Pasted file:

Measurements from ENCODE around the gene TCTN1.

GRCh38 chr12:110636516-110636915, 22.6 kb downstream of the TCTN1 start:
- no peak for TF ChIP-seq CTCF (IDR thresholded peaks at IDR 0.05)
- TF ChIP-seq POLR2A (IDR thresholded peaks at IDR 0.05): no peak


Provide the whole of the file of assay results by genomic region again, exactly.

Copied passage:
Measurements from ENCODE around the gene TCTN1.

GRCh38 chr12:110636516-110636915, 22.6 kb downstream of the TCTN1 start:
- no peak for TF ChIP-seq CTCF (IDR thresholded peaks at IDR 0.05)
- TF ChIP-seq POLR2A (IDR thresholded peaks at IDR 0.05): no peak